The only drawback to body mounting is the minimum radius your car will accept four feet (an LGB 1600 curve). Forty foot cars with body mounted couplers actually will handle curves as tight as 2 1/2 feet, but not "S" curves, such as those on LGB crossovers. The limitation is almost theoretical anyway because four feet is becoming the accepted minimum radius in One Scale.
Two dimensions determine the correct position of the coupler. First, how far the coupler gear box sits below the end sill. And second, how far the coupler sticks out from the end sill. On all prototype standard gauge cars, the centerline of the couplers is the same height: 34 1/2 inches above the top of the rails. In 1:32 scale that works out to 1 1/16 inches. With Kadee couplers, we arrive at that distance by placing the bottom of the trip pin 1/8-inch from the top of the rail. Here is all you do:
Glue a strip of Plastruct I-beam 3/16- x 3/8- x 1 19/32-inches to the car's underside. Be sure to position it on the centerline of the car, equidistant from each side, with one end snug against the body bolster. That's the cross-support where the truck screws in. Use Polyzap to glue down the I-beam. Be sure the I-beam is on its side and 3/16-inch high not 3/8-inch! Apply the glue to the two bottom edges of the I-beam where it fits against the floor and to the end facing the center of the car where it butts against the body bolster. NOTE: Be sure to keep any trace of glue from the opposite end of the I-beam where it touches the end of the car. Repeat this step for the other end of the car.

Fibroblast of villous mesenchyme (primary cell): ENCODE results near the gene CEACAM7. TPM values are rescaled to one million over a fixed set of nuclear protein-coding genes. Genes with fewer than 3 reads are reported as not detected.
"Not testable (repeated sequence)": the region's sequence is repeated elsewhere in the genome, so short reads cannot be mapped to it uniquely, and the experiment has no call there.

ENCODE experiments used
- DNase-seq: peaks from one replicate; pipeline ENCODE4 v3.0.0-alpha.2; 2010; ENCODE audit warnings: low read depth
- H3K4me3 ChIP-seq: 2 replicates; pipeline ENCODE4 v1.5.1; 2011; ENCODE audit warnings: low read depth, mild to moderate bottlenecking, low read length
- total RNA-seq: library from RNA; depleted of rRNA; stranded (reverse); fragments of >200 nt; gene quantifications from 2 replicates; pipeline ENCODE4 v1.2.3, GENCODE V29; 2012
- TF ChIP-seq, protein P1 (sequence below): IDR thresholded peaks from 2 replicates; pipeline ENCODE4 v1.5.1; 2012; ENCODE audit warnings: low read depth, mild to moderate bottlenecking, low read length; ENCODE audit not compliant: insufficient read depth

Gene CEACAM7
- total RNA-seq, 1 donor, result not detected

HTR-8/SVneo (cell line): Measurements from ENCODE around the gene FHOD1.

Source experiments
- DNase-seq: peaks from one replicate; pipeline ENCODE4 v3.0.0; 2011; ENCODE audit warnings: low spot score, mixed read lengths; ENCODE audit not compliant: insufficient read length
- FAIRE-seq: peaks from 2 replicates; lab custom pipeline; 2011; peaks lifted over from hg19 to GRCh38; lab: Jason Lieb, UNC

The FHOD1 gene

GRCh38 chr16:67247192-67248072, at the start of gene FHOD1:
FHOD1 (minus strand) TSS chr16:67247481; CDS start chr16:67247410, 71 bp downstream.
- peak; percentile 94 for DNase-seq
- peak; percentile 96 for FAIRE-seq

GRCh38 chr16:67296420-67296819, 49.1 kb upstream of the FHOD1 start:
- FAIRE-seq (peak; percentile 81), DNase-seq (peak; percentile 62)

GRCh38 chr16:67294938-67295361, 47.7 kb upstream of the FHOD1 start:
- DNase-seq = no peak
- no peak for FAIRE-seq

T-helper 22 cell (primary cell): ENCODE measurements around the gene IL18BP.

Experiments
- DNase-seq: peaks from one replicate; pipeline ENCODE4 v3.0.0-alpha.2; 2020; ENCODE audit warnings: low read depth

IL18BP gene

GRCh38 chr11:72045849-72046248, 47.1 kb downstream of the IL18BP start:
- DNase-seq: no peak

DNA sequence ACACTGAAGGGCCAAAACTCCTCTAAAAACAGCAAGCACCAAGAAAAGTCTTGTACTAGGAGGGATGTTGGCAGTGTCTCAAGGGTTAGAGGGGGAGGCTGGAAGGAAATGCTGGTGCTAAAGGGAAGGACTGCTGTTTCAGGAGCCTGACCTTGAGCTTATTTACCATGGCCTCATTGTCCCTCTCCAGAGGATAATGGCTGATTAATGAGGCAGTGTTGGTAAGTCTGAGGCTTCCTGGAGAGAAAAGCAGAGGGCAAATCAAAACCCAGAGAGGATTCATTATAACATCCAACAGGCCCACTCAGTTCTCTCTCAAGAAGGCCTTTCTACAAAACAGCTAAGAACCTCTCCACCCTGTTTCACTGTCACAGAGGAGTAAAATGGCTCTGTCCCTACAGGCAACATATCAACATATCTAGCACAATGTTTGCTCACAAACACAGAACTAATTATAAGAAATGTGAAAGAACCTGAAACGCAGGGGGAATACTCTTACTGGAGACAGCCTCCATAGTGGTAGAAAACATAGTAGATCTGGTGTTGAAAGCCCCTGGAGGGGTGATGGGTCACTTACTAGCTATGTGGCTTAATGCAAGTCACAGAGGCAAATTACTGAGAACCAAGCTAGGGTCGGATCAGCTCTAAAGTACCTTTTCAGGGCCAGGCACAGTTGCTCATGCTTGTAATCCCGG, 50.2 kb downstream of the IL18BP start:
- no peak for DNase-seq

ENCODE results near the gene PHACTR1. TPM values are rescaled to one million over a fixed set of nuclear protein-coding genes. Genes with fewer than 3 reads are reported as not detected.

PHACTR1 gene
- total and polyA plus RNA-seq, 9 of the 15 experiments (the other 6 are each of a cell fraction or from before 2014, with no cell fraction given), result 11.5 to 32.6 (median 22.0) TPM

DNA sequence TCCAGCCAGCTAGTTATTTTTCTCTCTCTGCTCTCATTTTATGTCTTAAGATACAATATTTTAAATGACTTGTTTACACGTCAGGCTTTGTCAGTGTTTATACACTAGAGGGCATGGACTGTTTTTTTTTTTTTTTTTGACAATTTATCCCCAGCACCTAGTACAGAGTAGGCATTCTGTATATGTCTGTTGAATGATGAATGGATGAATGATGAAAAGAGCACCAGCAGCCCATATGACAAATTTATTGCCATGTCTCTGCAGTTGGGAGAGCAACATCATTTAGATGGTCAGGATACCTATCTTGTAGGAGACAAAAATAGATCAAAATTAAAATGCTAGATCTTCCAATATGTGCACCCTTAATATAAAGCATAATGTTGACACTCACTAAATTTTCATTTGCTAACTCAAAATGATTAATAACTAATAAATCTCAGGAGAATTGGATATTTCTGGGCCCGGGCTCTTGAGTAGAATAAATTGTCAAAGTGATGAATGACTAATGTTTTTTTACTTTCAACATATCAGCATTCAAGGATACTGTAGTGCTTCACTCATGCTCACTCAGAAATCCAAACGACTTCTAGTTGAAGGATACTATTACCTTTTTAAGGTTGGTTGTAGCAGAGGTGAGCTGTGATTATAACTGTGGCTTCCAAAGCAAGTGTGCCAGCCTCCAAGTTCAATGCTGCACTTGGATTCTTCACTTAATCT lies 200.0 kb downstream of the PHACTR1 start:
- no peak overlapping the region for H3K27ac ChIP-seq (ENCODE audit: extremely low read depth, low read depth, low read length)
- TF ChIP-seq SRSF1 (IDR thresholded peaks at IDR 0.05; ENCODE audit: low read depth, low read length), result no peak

The second dimension, how far the coupler sticks out, is 21 inches for this car. We measure it from the inside of the coupler "hand" to the car's end sill. The end sill is the bottom edge of the car. It is recessed a little from the end ribs and projecting brake hardware. Even though it seems natural to mount the "tab" on the top of Kadee's gear box flush with the end sill, it's wrong. That would leave too little space between the cars and they would hit one another and derail on minimum radius curves.
Lubricate the gear box before you assemble it according to Kadee's instructions. Then position the gear box so the end with the tab is parallel to the outside edges of the end ribs. Drill through the two center line holes with a 3/32-inch bit. Again, repeat this step for the other end of the car.
Set the gear boxes aside. It's time to remove the car's roof.